Course website URL: Link to your LMS

Background Preparation (Prerequisites)

Official prerequisites: For example, if students must have taken Basic Acting before your course on Shakespearean staging. You can also use this to clarify unofficial requirements that ensure student readiness to engage in your course effectively. For example, “To enjoy and excel in this course, you should have an interest in working with children in our service learning component.”

Learning Outcomes – Destinations for Your Learning Journey

Course Goals

Student Learning Outcomes (below) specify what students will know and be able to do by the end of the course; outcomes help them understand the specific knowledge and skills they can navigate toward achieving in the course. Course goals give you space to share aspirational goals, your passion for the subject matter, and to invite students to join you on a wondrous journey of discovery. This is where you promise horizons of discovery. For example: “In this course, I aim to share the rich social and political landscape of Shakespeare’s England, to help you discover how his work continues to be relevant, not just in the western world but globally. Who might be a Macbeth today? What would Lear have to say to world leaders today?”

Learning Outcomes

In successfully completing this course, you will be able to:

  1. Write your learning outcomes to be specific and visible to students so they can gauge their progress through the course.

  2. Use verbs to begin each learning outcome, for example, “Analyze literary texts on the levels of sound, structure, and meaning”, “Display information in datasets graphically”, “Compute descriptive statistics and probabilities from data, using the application of correct statistical notation and language”, “Compare and contrast philosophical arguments about embodied minds, “Collaborate with team members to plan and manage a community project”, “Write reflections that capture your development as a writer”.

CAPACITY DEVELOPMENT OUTCOMES. In addition to mastery subject matter, you will be able to:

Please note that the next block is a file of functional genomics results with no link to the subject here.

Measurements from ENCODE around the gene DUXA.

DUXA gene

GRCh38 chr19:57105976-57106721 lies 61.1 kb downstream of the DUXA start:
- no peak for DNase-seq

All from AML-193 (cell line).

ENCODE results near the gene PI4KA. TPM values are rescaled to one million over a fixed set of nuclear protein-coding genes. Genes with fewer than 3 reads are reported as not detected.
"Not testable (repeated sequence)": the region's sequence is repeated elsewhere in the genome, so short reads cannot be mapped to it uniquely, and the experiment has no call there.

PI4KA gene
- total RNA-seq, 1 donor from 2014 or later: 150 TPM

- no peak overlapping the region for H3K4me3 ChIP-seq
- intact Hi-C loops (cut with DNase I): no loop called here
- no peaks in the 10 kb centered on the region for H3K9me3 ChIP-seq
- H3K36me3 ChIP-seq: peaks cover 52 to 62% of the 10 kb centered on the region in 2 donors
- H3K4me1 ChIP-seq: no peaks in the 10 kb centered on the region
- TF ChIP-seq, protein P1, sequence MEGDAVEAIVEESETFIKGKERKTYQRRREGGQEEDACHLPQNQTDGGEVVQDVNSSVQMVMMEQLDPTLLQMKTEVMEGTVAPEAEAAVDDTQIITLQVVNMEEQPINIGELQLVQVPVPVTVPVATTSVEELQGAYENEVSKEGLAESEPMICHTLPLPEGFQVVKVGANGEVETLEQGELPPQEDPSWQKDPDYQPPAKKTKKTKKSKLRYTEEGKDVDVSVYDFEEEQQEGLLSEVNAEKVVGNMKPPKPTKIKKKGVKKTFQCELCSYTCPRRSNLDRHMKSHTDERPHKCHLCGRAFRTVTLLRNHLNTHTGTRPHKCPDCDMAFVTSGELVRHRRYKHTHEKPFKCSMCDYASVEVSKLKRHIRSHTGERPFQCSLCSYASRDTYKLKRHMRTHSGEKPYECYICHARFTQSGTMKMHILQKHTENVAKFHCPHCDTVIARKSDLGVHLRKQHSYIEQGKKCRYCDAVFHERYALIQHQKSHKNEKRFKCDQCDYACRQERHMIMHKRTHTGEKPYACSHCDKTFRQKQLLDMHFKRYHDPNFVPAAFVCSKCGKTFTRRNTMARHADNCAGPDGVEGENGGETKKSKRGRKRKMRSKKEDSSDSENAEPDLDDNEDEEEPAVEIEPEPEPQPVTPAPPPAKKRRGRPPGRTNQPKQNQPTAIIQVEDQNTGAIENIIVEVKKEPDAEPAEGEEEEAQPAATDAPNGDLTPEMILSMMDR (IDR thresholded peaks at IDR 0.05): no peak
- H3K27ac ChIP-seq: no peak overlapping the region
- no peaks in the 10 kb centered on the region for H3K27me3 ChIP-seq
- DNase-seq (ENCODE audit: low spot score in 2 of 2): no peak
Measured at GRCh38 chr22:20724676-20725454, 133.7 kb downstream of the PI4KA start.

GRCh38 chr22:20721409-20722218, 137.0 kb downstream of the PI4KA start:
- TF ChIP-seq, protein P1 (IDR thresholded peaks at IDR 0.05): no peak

1. Collaborate as part of a team in being able to take responsibility for tasks and coordinate work.

  2. Listen and be open to new and different ideas.

  3. Communicate orally and in writing to both academic and non-academic audiences.


Part way through the class, we will use this space to reflect on how you are moving toward these outcomes or goals. What have you enjoyed? What have you most struggled with (this can be the same as the things you enjoyed!), and how are you working to help yourself succeed? How can I help you?

Course Texts & Resources


BOOK: Palmer, P. J. (2017) The courage to teach. Exploring the inner landscape of a teacher’s life. (3rd edition). San Francisco: Jossey Bass. ISBN: 978-1119413042

You may purchase earlier editions if they are more cost effective. I will provide updates in class.

You can also purchase the e-book or audio book version if you prefer.

Honnold Library eBook

ARTICLE: Fairbanks, C. M., Duffy, G. G., Faircloth, B. S., Ye He, Levin, B., Rohr, J., & Stein, C. (2010). Beyond knowledge: Exploring why some teachers are more thoughtfully adaptive than others. Journal of Teacher Education, 61(1–2), 161–171.

WEBSITE: American Association of Colleges and Universities.

Material on Reserve

Darling-Hammond, L. (2010). The flat earth and education: How America’s commitment to equity will determine our future. New York: Teachers’ College Press.